I don't have any tests to report about how accurate this approach is statistically, but it has worked for my (peculiar) purposes most of the time. I am still in the process of fleshing out this implementation and writing exceptional cases and ways to clean up the input data. Hopefully this information helps someone else out too! Please don't hesitate to ask for clarification.

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  • I am getting the error when I try to do "from pylinkgrammar.linkgrammar import Parser" Error is like this ===> "ImportError: /usr/local/lib/python2.7/dist-packages/pylinkgrammar/_clinkgrammar.so: undefined symbol: dictionary_is_entity" can u plz tell me whats wrong..thankz – Gunjan Dec 19 '13 at 6:32
  • @Gunjan There are installation instructions on the pylinkgrammar page on the PyPI (see link in my answer). This other SO thread about pylinkgrammar installation issues may also be of interest. – driftcatcher Dec 19 '13 at 13:08
  • P.S. a while later: I have not experimented in this area in a while, but, I wanted to say that a number of other approaches would exist, using machine learning. Here's an example using Deep Learning to "correct" sentences, like a phone's autocorrect in text messages. There would be many possible approaches powered by ML. But ML could be especially helpful in this "fragmented" kind of context where things don't always parse well. – driftcatcher Jan 13 '17 at 0:21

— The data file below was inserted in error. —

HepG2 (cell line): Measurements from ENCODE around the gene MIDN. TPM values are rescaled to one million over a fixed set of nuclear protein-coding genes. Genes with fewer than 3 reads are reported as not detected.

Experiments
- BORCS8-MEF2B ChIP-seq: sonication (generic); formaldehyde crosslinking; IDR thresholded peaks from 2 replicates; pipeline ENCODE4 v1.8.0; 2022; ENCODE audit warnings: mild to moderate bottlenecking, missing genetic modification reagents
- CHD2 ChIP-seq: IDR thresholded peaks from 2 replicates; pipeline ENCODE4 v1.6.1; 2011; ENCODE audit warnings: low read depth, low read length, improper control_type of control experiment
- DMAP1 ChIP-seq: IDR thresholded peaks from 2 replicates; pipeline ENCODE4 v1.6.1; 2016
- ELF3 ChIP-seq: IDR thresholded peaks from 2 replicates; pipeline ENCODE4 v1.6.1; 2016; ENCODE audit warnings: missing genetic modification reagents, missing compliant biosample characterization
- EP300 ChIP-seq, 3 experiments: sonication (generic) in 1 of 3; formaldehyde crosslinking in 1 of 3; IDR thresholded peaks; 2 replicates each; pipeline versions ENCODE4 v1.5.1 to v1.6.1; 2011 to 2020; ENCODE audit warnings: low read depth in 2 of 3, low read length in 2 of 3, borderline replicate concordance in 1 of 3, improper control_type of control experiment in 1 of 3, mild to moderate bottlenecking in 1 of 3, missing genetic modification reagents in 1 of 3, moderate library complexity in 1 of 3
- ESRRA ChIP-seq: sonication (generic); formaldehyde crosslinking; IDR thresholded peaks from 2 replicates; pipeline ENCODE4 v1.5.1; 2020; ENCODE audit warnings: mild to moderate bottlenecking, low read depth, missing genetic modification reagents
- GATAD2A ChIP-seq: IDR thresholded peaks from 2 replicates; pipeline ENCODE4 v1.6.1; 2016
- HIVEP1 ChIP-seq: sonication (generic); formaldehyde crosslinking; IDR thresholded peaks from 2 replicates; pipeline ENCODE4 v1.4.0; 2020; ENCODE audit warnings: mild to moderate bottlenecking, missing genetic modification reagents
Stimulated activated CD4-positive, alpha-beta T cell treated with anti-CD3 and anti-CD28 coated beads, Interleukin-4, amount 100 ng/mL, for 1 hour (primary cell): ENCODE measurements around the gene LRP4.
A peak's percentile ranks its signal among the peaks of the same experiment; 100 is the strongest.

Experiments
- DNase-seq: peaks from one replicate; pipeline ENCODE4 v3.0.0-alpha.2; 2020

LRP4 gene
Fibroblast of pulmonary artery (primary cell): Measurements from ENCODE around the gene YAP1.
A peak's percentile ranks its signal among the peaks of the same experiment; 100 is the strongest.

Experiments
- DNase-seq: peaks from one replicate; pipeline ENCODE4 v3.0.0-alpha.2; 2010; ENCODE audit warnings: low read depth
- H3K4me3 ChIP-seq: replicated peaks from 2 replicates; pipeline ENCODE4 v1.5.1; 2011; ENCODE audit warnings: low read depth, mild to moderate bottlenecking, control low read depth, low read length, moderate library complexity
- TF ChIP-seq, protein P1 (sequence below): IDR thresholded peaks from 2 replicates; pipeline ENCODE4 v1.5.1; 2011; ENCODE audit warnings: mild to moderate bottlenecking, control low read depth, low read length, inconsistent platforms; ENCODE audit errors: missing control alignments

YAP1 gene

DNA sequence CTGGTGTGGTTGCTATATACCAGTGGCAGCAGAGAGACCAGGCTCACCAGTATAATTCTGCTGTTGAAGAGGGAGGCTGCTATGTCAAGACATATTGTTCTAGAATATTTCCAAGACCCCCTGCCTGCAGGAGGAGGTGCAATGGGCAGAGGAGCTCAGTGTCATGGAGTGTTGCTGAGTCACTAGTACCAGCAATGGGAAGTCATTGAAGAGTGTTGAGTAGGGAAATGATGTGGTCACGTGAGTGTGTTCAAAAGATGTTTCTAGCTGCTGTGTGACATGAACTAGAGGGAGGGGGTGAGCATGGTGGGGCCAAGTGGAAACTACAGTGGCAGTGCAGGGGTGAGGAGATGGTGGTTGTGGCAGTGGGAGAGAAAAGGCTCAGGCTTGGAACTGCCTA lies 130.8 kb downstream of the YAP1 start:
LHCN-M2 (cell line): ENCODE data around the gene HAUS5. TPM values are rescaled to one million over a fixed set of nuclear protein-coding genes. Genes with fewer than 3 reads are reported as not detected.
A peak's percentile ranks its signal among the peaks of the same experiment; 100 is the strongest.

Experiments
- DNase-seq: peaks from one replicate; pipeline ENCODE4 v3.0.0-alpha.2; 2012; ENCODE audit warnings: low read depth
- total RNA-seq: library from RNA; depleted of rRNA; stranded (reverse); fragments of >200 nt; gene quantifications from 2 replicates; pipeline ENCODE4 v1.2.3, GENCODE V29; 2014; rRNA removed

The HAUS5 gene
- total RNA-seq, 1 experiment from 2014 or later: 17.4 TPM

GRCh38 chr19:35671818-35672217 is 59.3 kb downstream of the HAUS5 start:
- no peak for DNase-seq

Very cool project, first of all.

I found a java grammar checker. I've never used it but the docs claim it can run as a server. Both java and listening to a port should be supported basically anywhere.

I'm just getting into NLP with a CS background so I wouldn't mind going into more detail to help you integrate whatever you decide on using. Feel free to ask for more detail.

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  • Thanks for the suggestion and also for the interest in the project :) I considered LanguageTool, but I'm hoping to find a solution that doesn't involve running another process (as this would seem to require, being a server); I'm getting an educational discount on a server but I have a (seemingly) strict limit to the number of services I can run. If I can't find a non-service solution I'll have to compromise of course ... I'll look into this nonetheless. – driftcatcher Jan 16 '12 at 3:42

Another approach would be to use what is called an overgenerate and rank approach. In the first step you have your poetry generator generate multiple candidate generations. Then using a service like Amazon's Mechanical Turk to collect human judgments of fluency. I would actually suggest collecting simultaneous judgments for a number of sentences generated from the same seed conditions. Lastly, you extract features from the generated sentences (presumably using some form of syntactic parser) to train a model to rate or classify question quality. You could even thrown in the heuristics listed above.

Michael Heilman uses this approach for question generation. For more details, read these papers: Good Question! Statistical Ranking for Question Generation and Rating Computer-Generated Questions with Mechanical Turk.

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The pylinkgrammar link provided above is a bit out of date. It points to version 0.1.9, and the code samples for that version no longer work. If you go down this path, be sure to use the latest version which can be found at: